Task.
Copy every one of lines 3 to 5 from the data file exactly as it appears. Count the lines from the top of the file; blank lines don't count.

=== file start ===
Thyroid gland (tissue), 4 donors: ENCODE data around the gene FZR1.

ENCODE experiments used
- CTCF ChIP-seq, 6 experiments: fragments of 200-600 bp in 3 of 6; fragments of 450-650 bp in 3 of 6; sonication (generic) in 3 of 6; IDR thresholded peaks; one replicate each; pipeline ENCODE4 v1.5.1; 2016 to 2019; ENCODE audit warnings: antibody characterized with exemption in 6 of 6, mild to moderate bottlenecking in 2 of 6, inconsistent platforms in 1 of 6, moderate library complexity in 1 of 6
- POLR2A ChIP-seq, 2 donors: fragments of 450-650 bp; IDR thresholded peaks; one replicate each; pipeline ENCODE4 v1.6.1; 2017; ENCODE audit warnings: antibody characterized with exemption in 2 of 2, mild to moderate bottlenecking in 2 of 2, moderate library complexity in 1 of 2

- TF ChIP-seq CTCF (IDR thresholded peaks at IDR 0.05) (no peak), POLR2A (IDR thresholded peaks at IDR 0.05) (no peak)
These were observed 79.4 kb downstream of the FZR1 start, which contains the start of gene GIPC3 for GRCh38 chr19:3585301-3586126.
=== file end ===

- CTCF ChIP-seq, 6 experiments: fragments of 200-600 bp in 3 of 6; fragments of 450-650 bp in 3 of 6; sonication (generic) in 3 of 6; IDR thresholded peaks; one replicate each; pipeline ENCODE4 v1.5.1; 2016 to 2019; ENCODE audit warnings: antibody characterized with exemption in 6 of 6, mild to moderate bottlenecking in 2 of 6, inconsistent platforms in 1 of 6, moderate library complexity in 1 of 6
- POLR2A ChIP-seq, 2 donors: fragments of 450-650 bp; IDR thresholded peaks; one replicate each; pipeline ENCODE4 v1.6.1; 2017; ENCODE audit warnings: antibody characterized with exemption in 2 of 2, mild to moderate bottlenecking in 2 of 2, moderate library complexity in 1 of 2

- TF ChIP-seq CTCF (IDR thresholded peaks at IDR 0.05) (no peak), POLR2A (IDR thresholded peaks at IDR 0.05) (no peak)